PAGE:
Late definition

lāt
After the expected, usual, or proper time.

A train that arrived late; woke late and had to skip breakfast.

adverb
12
2
Recently; lately.

As late as yesterday.

adverb
12
3
Having been so recently but not now.

Our late allies.

adjective
5
1
After the usual, proper, or expected time; tardily.
adverb
3
1
Happening, appearing, etc. just prior to the present time; recent.

A late news bulletin.

adjective
2
1
Advertisement
At or until an advanced time of the day, night, year, etc.
adverb
1
0
Toward the end of a given period, development, etc.
adverb
1
0
Happening, coming, etc. after the usual, proper, or expected time; tardy; behindhand.
adjective
1
1
The definition of late is something that happens or someone that arrives after the expected time.

An example of late is someone showing up to breakfast in the afternoon.

An example of late is a show that was supposed to start at four beginning at four thirty.

adjective
0
0
Of or toward the end or more advanced part, as of a period or stage.

The late 19th century; a later symptom of the disease.

adjective
0
0
Advertisement
Coming, occurring, continuing, or remaining after the correct, usual, or expected time; delayed.

A late breakfast; a late meeting.

adjective
0
0
Occurring at an advanced hour, especially well into the evening or night.

A late movie on television; the late flight to Denver.

adjective
0
0
Having begun or occurred just previous to the present time; recent.

A late development.

adjective
0
0
Contemporary; up-to-date.

The latest fashion.

adjective
0
0
Having recently occupied a position or place.

The company's late president gave the address.

adjective
0
0
Advertisement
Dead, especially if only recently deceased.

In memory of the late explorer.

adjective
0
0
Recently.

As late as last week he was still in town.

adverb
0
0
At or until an advanced hour.

Talked late into the evening.

adverb
0
0
At or into an advanced period or stage.

A project undertaken late in her career.

adverb
0
0
Having recently died.
adjective
0
0
Advertisement
Happening, being, continuing, etc. far on in the day, night, year, etc.

The late afternoon, a late party.

adjective
0
0
Happening, being, continuing, etc. toward the end; far advanced in a period, development, etc.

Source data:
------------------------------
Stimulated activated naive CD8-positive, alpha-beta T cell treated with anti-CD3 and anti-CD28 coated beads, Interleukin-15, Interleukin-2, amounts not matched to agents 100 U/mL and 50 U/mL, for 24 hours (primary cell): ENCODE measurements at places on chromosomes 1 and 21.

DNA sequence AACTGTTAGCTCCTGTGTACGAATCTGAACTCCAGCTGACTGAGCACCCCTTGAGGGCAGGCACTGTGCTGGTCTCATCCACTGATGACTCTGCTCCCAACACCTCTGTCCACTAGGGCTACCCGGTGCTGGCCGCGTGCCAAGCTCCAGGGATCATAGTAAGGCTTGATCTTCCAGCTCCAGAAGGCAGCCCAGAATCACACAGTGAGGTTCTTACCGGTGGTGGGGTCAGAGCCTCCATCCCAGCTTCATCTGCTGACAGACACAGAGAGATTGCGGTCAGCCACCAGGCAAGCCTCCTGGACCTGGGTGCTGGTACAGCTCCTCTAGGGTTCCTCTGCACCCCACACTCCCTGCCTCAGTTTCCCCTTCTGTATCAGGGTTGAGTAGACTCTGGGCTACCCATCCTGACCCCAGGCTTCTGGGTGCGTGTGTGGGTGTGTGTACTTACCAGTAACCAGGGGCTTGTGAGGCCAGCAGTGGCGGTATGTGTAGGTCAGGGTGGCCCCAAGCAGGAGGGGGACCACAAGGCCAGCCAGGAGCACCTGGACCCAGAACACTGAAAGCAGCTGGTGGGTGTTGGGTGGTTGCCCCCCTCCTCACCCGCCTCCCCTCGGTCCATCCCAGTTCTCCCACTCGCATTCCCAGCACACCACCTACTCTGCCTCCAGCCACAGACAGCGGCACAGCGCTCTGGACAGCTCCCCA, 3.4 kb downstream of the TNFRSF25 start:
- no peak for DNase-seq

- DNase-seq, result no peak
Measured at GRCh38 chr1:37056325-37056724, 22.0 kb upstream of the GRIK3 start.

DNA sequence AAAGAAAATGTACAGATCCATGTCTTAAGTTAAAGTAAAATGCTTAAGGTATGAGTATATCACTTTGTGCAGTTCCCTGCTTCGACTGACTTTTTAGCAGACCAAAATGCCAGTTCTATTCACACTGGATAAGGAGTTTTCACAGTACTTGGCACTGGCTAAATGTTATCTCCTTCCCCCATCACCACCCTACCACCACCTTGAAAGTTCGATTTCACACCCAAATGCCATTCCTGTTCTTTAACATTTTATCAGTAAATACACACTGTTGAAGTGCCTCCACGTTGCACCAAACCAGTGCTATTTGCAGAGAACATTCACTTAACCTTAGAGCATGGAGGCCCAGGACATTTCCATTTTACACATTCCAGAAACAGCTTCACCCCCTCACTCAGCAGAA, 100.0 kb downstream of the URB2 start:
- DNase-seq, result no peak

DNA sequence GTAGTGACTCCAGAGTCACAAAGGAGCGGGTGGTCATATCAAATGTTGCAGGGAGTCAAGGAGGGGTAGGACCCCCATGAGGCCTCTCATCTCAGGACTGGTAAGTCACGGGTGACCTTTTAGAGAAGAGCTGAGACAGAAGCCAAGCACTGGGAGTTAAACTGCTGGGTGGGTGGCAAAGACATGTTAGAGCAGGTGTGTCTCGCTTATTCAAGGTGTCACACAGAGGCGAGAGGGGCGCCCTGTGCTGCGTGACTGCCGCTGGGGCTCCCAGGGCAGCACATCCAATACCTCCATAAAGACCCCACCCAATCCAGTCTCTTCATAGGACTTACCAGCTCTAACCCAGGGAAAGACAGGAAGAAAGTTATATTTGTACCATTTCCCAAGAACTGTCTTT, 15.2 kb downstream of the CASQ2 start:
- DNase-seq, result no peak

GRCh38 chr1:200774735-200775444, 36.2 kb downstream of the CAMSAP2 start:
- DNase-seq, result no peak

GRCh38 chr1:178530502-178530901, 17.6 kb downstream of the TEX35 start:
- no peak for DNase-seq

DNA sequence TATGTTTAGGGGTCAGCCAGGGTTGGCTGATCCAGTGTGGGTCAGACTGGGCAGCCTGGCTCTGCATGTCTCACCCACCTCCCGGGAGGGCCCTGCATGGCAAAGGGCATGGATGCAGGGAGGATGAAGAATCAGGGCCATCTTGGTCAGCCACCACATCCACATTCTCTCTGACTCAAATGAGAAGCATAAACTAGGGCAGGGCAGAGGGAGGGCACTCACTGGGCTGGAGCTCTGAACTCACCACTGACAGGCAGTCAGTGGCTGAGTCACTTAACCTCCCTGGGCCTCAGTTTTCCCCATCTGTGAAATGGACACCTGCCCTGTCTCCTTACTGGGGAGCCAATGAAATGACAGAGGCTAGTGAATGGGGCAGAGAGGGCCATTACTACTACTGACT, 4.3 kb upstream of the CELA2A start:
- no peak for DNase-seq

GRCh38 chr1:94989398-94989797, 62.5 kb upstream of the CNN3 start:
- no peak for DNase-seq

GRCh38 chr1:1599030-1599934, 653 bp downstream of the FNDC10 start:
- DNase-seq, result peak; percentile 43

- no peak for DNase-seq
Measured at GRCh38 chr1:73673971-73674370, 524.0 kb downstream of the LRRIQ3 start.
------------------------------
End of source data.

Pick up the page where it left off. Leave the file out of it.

The late Middle Ages.

adjective
0
0
Near the end of a period of time.

It was late in the evening when we finally arrived.

adjective
0
0
Specifically, near the end of the day.

It was getting late and I was tired.

adjective
0
0
(usually not used comparatively) Associated with the end of a period.

Late Latin is less fully inflected than classical Latin.

adjective
0
0
Advertisement
Not arriving until after an expected time.

Even though we drove as fast as we could, we were still late.

Panos was so late that he arrived at the meeting after Antonio, who had the excuse of being in hospital for most of the night.

adjective
0
0
Not having had an expected menstrual period.

I'm late, honey. Could you buy a test?

adjective
0
0
(not comparable, euphemistic) Deceased, dead: used particularly when speaking of the dead person's actions while alive. (Often used with the; see usage notes.)

Her late husband had left her well provided for.

The piece was composed by the late Igor Stravinsky.

adjective
0
0
Existing or holding some position not long ago, but not now; departed, or gone out of office.

The late bishop of London; the late administration.

adjective
0
0
Recent "” relative to the noun it modifies.
adjective
0
0
Advertisement
(informal) A shift (scheduled work period) that takes place late in the day or at night.
noun
0
0
After a deadline has passed, past a designated time.

We drove as fast as we could, but we still arrived late.

adverb
0
0
of late
  • Recently; lately:
    Was feeling better of late.
idiom
1
0
late on
  • at a late stage; near the end
idiom
1
0
of late
  • lately
idiom
1
0
Advertisement

Other Word Forms

Noun

Singular:
late
Plural:
lates

Adjective

Base Form:
late
Comparative:
later
Superlative:
latest

Idioms and Phrasal Verbs

Origin of late

  • Middle English from Old English læt lē- in Indo-European roots

    From American Heritage Dictionary of the English Language, 5th Edition

  • From Middle English late, lat, from Old English læt (“slow; slack, lax, negligent; late"), from Proto-Germanic *lataz (“slow, lazy"), from Proto-Indo-European *lÄ“(y)d- (“to weaken, tire, relax, subside"). Cognate with Scots lat (“late"), West Frisian let (“late"), Dutch laat (“late"), Low German laat (“late"), German lass (“dull, limp"), Swedish lat (“idle, lazy"), Icelandic latur (“lazy"), Latin lassus (“weary, faint").

    From Wiktionary